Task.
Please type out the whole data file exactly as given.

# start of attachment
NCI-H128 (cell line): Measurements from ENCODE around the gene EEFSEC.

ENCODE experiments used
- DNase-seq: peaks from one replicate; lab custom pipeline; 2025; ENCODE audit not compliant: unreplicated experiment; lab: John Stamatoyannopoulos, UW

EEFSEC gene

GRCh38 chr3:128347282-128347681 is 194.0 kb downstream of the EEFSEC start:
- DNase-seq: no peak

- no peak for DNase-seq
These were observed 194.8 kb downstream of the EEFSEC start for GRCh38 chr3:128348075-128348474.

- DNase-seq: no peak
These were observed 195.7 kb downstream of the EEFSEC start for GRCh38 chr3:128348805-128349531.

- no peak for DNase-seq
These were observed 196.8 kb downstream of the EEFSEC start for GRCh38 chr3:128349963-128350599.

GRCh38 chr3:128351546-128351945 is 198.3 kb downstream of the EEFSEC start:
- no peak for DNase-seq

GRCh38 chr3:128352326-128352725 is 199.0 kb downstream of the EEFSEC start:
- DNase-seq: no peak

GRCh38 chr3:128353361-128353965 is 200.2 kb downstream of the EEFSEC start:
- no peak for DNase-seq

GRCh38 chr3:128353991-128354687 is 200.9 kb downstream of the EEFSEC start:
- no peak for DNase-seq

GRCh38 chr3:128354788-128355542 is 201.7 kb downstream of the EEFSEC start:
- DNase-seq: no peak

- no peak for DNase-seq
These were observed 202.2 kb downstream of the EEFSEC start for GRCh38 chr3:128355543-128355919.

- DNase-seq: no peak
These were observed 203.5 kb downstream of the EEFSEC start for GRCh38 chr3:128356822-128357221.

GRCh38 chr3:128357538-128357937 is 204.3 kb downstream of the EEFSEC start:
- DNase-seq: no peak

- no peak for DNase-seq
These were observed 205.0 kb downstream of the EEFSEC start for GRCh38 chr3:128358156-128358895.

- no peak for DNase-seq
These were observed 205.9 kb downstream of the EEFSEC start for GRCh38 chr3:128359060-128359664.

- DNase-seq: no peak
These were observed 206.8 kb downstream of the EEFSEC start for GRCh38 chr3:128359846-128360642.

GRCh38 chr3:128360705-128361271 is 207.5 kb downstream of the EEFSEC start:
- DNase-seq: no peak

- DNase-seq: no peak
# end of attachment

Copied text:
NCI-H128 (cell line): Measurements from ENCODE around the gene EEFSEC.

ENCODE experiments used
- DNase-seq: peaks from one replicate; lab custom pipeline; 2025; ENCODE audit not compliant: unreplicated experiment; lab: John Stamatoyannopoulos, UW

EEFSEC gene

GRCh38 chr3:128347282-128347681 is 194.0 kb downstream of the EEFSEC start:
- DNase-seq: no peak

- no peak for DNase-seq
These were observed 194.8 kb downstream of the EEFSEC start for GRCh38 chr3:128348075-128348474.

- DNase-seq: no peak
These were observed 195.7 kb downstream of the EEFSEC start for GRCh38 chr3:128348805-128349531.

- no peak for DNase-seq
These were observed 196.8 kb downstream of the EEFSEC start for GRCh38 chr3:128349963-128350599.

GRCh38 chr3:128351546-128351945 is 198.3 kb downstream of the EEFSEC start:
- no peak for DNase-seq

GRCh38 chr3:128352326-128352725 is 199.0 kb downstream of the EEFSEC start:
- DNase-seq: no peak

GRCh38 chr3:128353361-128353965 is 200.2 kb downstream of the EEFSEC start:
- no peak for DNase-seq

GRCh38 chr3:128353991-128354687 is 200.9 kb downstream of the EEFSEC start:
- no peak for DNase-seq

GRCh38 chr3:128354788-128355542 is 201.7 kb downstream of the EEFSEC start:
- DNase-seq: no peak

- no peak for DNase-seq
These were observed 202.2 kb downstream of the EEFSEC start for GRCh38 chr3:128355543-128355919.

- DNase-seq: no peak
These were observed 203.5 kb downstream of the EEFSEC start for GRCh38 chr3:128356822-128357221.

GRCh38 chr3:128357538-128357937 is 204.3 kb downstream of the EEFSEC start:
- DNase-seq: no peak

- no peak for DNase-seq
These were observed 205.0 kb downstream of the EEFSEC start for GRCh38 chr3:128358156-128358895.

- no peak for DNase-seq
These were observed 205.9 kb downstream of the EEFSEC start for GRCh38 chr3:128359060-128359664.

- DNase-seq: no peak
These were observed 206.8 kb downstream of the EEFSEC start for GRCh38 chr3:128359846-128360642.

GRCh38 chr3:128360705-128361271 is 207.5 kb downstream of the EEFSEC start:
- DNase-seq: no peak

- DNase-seq: no peak